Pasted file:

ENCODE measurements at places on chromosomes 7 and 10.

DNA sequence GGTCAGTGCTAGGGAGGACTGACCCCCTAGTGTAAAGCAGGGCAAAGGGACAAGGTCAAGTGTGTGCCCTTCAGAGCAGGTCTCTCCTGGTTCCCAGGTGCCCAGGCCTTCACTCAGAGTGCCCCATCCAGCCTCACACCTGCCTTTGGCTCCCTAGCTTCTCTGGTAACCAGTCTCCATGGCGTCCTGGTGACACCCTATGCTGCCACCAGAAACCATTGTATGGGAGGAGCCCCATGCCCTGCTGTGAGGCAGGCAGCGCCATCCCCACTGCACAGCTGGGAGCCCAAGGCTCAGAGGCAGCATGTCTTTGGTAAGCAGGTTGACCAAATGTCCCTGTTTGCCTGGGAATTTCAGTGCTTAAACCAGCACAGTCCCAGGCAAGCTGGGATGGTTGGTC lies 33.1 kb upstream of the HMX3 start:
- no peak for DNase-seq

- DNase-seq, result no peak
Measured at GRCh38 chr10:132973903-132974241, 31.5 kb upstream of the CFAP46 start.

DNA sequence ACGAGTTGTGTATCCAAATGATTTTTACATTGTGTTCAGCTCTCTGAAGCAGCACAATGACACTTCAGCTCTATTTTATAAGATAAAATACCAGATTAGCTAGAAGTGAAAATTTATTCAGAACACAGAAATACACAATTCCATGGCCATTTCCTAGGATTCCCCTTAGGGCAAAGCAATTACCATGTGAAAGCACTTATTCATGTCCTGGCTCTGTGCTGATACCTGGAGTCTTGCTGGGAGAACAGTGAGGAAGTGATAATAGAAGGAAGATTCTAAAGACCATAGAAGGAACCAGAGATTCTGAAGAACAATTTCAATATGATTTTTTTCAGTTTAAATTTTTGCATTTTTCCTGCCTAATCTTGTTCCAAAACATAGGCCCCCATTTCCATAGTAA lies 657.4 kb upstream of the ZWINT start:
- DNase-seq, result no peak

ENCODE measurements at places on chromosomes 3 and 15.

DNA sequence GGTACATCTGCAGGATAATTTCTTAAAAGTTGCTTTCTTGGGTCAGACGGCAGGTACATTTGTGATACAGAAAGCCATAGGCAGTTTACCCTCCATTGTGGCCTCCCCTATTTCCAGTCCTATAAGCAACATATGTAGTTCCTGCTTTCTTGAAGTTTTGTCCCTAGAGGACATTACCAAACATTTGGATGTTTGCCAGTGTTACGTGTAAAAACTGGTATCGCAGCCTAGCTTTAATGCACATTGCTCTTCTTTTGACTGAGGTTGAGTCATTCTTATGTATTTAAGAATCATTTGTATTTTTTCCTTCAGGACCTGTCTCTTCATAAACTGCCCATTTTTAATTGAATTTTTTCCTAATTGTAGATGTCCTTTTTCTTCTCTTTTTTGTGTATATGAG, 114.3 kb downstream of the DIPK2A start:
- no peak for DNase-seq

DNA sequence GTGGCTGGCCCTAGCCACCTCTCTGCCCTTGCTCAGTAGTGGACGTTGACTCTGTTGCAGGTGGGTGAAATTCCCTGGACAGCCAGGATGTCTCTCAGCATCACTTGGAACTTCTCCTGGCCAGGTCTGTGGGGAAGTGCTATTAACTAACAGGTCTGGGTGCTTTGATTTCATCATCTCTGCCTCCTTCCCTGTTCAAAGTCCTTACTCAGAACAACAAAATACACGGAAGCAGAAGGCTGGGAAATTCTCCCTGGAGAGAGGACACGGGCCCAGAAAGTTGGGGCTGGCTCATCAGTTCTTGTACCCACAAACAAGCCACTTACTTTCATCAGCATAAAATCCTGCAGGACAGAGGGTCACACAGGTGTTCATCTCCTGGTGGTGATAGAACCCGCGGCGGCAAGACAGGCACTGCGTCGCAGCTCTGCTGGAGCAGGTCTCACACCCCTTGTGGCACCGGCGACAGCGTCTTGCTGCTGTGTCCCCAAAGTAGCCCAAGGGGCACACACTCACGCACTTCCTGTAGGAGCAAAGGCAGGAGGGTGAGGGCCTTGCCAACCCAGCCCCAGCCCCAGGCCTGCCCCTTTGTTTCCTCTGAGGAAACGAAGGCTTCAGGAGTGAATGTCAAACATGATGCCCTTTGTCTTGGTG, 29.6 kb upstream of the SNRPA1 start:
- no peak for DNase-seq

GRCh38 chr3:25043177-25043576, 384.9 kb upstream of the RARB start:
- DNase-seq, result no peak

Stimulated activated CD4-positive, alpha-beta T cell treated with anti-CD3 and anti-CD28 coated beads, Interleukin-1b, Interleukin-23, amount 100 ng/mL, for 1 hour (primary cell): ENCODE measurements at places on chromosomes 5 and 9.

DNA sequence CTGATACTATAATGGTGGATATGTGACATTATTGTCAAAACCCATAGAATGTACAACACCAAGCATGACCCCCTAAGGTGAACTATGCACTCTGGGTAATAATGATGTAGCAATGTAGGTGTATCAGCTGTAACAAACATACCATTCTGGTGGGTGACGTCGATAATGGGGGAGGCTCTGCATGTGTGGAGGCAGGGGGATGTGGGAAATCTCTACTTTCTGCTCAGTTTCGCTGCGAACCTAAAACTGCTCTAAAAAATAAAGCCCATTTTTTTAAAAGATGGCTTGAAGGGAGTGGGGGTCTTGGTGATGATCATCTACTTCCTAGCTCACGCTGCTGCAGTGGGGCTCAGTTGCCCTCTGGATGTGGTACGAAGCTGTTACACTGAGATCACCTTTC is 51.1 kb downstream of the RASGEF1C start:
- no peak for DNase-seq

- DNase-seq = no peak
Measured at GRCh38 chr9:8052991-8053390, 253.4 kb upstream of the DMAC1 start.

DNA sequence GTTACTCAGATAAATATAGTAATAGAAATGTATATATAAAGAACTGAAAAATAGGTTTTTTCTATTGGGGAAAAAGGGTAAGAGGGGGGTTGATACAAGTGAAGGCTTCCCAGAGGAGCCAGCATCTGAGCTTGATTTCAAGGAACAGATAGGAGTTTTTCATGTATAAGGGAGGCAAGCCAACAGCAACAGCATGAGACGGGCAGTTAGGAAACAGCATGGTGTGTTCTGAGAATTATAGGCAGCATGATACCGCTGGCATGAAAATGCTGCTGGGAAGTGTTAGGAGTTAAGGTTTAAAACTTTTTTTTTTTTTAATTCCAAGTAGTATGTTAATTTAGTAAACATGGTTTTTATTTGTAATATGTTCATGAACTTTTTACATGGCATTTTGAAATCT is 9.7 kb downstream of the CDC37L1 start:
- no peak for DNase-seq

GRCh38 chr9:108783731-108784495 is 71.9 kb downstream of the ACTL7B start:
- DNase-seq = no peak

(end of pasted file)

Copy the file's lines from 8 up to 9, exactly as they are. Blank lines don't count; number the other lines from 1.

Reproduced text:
ENCODE measurements at places on chromosomes 3 and 15.

DNA sequence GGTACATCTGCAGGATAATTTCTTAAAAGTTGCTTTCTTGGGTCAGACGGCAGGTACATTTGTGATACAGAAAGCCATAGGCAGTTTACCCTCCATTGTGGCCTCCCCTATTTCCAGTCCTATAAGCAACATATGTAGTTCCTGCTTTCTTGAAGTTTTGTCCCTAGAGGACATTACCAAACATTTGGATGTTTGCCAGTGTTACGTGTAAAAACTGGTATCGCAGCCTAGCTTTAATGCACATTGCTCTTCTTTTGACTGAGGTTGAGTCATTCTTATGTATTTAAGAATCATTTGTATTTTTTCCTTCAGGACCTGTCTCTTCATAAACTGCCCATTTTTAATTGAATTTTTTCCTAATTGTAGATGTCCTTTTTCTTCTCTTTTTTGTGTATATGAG, 114.3 kb downstream of the DIPK2A start: